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  • Committed to Creating Sustainable Museums

    Museums have almost universally embraced sustainable and green design principals. Verner Johnson, Inc. has been and continues to be committed to creating sustainable buildings that withstand the test of time aesthetically, operationally, and functionally. Our design process helps ensure that our buildings will continue to perform as well 50 years out as they do when they open. Most of our clients choose to pursue LEED™ certification and VernerJohnson helps ensure that certification is achieved. Currently three-quarters of our architects are LEED™ Accredited Professionals.

     

     

    Museum_at_PrairiefireMuseum at Prairiefire – LEED Silver

    With an architectural concept rooted in sustainability (the controlled burn of the tallgrass prairie), the Museum design and construction embodies environmentally sound practices as well. Including the adjacent wetlands park, 77% of the site is dedicated to vegetated open space. The project significantly reduced overall water use, saving 41% inside the building through installation of low flow fixtures, and 76% savings in landscaping through the use of native plantings, high-efficiency sprinkler heads, and automatic irrigation controls. To reduce energy consumption, the HVAC system utilizes energy recovery wheels to extract heat and moisture from exhaust air in order to condition incoming fresh air. High efficiency glazing, LED light fixtures and occupancy and daylight sensors also provide energy savings. Other sustainable features include installation of locally-sourced materials, recycled materials, and low-VOC materials.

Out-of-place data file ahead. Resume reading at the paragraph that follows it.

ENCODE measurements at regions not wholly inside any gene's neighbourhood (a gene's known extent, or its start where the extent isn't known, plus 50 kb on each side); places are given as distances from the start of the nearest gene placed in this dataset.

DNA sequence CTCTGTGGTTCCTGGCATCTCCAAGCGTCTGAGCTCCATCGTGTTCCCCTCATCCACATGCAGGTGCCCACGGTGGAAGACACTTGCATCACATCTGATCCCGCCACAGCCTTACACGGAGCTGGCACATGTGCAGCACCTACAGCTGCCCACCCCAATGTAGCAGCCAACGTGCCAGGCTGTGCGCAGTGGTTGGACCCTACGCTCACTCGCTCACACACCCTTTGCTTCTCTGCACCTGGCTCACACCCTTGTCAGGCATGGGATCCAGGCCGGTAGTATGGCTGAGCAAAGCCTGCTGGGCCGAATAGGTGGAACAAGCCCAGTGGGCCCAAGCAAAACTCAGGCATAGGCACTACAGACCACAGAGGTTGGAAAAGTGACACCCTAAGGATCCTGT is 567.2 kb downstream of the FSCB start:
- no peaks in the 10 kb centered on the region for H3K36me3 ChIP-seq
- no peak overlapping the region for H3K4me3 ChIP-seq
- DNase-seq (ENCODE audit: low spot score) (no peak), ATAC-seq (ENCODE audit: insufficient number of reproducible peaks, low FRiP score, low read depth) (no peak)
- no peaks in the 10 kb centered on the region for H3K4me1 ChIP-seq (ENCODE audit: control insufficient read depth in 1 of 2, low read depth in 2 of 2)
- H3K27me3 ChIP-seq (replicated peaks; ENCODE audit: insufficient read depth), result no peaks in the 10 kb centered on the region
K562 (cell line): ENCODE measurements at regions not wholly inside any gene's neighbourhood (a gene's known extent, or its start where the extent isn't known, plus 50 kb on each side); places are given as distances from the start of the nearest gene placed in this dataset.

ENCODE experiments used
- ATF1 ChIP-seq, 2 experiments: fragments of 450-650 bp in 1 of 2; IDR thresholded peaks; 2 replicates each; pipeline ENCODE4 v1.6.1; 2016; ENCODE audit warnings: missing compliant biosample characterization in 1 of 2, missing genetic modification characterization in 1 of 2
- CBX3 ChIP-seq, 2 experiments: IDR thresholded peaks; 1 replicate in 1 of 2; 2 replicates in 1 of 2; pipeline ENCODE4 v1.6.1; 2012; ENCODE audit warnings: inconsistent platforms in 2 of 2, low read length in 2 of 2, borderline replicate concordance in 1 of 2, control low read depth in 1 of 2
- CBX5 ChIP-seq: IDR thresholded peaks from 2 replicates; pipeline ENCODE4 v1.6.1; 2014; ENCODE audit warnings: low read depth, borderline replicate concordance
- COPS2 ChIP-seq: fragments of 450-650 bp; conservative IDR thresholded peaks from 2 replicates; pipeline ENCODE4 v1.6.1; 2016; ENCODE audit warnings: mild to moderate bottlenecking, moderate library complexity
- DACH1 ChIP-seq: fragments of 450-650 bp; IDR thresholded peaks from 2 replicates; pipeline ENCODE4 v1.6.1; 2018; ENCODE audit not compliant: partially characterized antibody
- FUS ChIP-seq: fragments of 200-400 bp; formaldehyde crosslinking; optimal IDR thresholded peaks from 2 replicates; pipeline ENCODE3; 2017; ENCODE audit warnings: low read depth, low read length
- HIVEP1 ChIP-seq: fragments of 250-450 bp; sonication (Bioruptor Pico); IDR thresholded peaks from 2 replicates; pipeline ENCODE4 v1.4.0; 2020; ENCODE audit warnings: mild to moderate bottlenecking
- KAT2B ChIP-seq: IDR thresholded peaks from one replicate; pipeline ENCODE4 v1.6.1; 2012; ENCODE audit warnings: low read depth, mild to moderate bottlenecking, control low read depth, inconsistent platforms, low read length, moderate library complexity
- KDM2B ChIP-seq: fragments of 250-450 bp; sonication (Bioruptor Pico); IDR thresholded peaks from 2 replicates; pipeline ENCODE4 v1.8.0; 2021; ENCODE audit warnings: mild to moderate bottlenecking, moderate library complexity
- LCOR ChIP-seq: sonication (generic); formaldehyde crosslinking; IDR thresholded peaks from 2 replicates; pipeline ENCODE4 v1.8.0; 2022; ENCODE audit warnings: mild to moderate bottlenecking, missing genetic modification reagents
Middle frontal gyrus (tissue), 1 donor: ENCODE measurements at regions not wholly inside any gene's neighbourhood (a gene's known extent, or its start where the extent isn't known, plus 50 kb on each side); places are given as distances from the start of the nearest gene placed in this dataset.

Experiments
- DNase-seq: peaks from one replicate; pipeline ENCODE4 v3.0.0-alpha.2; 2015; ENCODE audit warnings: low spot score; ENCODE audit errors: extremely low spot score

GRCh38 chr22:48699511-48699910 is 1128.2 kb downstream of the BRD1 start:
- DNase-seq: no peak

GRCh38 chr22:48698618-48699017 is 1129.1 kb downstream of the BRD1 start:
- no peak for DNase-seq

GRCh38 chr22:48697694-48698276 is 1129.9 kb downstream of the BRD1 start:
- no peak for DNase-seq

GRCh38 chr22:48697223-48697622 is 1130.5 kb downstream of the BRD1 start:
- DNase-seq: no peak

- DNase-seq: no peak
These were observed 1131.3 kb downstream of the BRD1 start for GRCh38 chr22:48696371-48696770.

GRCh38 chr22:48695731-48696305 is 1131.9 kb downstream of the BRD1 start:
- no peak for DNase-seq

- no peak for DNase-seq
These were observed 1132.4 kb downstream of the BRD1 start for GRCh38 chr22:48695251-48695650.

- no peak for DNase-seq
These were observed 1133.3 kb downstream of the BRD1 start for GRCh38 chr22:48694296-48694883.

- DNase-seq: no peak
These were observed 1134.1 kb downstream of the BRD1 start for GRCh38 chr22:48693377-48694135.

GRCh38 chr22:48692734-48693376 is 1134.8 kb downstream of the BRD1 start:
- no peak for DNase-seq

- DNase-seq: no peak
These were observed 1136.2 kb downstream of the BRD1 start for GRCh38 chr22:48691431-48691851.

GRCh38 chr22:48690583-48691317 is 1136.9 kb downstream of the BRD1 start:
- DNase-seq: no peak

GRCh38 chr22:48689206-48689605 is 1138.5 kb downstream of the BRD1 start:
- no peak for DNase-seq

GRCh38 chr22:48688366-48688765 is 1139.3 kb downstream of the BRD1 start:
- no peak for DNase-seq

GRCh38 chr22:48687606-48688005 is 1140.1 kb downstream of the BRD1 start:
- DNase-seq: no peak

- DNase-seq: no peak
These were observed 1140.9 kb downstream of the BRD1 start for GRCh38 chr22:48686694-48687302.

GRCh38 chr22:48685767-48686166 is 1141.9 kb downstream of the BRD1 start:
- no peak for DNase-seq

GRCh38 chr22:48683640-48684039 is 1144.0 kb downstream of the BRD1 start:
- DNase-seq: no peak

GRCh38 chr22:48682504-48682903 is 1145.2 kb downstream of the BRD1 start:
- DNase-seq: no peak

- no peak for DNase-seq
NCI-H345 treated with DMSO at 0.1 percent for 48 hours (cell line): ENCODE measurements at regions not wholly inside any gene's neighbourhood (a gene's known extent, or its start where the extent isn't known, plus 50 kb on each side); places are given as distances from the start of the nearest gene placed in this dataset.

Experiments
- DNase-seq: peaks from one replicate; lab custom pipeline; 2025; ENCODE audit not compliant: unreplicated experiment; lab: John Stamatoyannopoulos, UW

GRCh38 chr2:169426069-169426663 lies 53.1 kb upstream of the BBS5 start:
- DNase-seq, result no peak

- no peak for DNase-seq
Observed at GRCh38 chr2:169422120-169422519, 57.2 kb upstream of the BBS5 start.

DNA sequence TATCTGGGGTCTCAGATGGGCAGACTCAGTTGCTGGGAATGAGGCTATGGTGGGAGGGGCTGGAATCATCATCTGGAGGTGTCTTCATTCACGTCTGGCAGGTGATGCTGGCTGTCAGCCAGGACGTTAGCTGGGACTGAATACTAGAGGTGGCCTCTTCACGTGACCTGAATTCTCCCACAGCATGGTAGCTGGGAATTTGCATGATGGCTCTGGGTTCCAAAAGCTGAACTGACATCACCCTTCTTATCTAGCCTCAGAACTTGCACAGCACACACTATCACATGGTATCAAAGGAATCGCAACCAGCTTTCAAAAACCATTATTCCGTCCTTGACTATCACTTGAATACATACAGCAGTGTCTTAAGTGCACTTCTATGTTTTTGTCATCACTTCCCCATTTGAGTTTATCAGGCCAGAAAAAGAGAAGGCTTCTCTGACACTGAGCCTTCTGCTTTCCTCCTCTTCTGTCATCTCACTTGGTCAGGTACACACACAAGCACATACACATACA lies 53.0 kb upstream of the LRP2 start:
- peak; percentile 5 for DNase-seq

1Flint Hills Discovery Center – LEED Gold

    The Flint Hills Discovery Center is the first city building in Manhattan, KS to achieve LEED certification. It has a heating and cooling system that is supported by a geo-thermal well field and heat pump technology. LED or low-voltage lighting components for exhibition, architectural and landscape features are used. The building has a complex green roof consisting of soils, gardens and terraces. Two on-site bioswales are used for groundwater filtration. More than 85% of the building’s materials and labor source was obtained from within a 50 mile radius of the site.

     

     

     

     

    Carnegie.DinoDramaCarnegie Museum of Natural History – LEED Silver

    The Dinosaurs in Their Time project was the museum’s largest expansion in 100 years, and the first to undergo LEED certification. Aggressive daylighting strategies not only lowered the museum’s energy consumption, but also greatly enhanced the exhibit experience. In addition to using recycled materials and reducing project waste, the design was able to minimize heating and cooling systems and maximize passive systems to maintain the rigorous climate control required for maintaining one of the world’s premier dinosaur fossil collections.

     

     

     

     

    photo-1Caguas Science Center – LEED Silver

    Sustainability is a large part of both the museum’s mission and the exhibit subject matter, and the reason this museum was the first in Puerto Rico to pursue LEED certification. The project is an extensive re-use of an existing structure that incorporates a new energy efficient building envelope and natural light. Other sustainable features include the implementation of a 15,500 square foot green roof, reducing the heat-island effect and for storm water collection/re-use, a new permeable planting entry plaza, and the use of solar panels.

     

     

     

    rjla_tampa0826-6x9Tampa Bay History Center – LEED Silver

    The Tampa Bay History Center is Hillsborough County government’s first green building. The building’s site is former industrial waterfront land that has been restored to a near natural state. Extensive recycling during construction diverted 91% of construction debris from landfills. Other sustainable features include brick paving recycled from historic Tampa streets, the atrium’s argon-filled double-pane exterior windows, providing extra insulation and hurricane wind-resistance, and south facing glazing which is shaded to provide natural light while preventing solar heat gain in Florida’s hot climate.